As early as April, Foster appeared on ABC TV’s Q&A to point out the trade-off of “quality-adjusted life years” from harsh lockdowns, including deteriorating mental health, increased domestic violence and higher suicides as the pressures of joblessness bite.
The list goes on, says Foster.
It includes the crowding out of non-COVID-related healthcare, lower productivity for workers forced to juggle kids at home and what she estimates as a $50 million to $100 million hit to the future wages of children who suffer interrupted schooling.
More broadly, says Foster, lockdowns and the fear they foster are incubating poor physical and mental habits among children.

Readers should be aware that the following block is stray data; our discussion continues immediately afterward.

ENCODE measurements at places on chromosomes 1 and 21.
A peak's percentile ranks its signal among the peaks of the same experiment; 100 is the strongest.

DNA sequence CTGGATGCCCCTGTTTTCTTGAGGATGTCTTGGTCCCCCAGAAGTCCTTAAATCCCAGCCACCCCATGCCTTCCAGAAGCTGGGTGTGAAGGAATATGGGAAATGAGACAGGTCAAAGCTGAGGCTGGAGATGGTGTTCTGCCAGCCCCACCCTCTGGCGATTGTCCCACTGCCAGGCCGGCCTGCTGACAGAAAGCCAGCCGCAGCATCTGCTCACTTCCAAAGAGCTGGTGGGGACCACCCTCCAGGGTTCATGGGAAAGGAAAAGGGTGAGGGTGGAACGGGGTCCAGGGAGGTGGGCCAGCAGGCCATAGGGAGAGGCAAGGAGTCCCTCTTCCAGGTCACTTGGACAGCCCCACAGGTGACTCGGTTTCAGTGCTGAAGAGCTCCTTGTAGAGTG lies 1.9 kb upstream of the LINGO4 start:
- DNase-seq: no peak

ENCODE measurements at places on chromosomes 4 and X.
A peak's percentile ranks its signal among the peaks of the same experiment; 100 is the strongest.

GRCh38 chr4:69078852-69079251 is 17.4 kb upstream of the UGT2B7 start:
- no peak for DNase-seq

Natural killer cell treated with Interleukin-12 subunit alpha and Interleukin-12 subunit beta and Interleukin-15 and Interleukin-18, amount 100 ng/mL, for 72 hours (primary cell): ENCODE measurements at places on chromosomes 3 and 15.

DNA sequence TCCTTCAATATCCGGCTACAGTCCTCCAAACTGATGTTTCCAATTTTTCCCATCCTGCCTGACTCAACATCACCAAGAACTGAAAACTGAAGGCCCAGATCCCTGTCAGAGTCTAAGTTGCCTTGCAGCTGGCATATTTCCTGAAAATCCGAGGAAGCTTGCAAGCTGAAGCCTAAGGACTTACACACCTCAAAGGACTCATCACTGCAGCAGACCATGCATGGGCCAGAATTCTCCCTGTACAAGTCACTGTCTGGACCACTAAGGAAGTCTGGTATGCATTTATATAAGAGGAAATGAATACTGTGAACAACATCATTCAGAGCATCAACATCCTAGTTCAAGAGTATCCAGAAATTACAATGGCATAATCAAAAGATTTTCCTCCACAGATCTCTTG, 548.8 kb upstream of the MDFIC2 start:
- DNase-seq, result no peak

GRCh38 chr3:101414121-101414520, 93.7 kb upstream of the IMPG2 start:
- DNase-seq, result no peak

Fear of friends
“Children are learning that going outside and playing on a playground is unsafe and that they shouldn’t go and see friends because the friends might make them sick. That will stay with them. That is not an insubstantial cost; that will only be evident in many, many years. But again, how do you quantify that cost? Not easy.”
But not impossible. And Foster is clear that lockdown creates more costs than benefits: “Absolutely. If you look across the spectrum of costs, I think there’s no question.”
On the other side of the battle lines is University of Melbourne economics professor Bruce Preston, who believes equally as firmly that the benefits of lockdown exceed the cost.
Partly in response to Foster’s arguments and partly just to flesh out the issues, Preston and economist Richard Holden released a cost-benefit analysis of lockdowns in late May.
What is a life worth?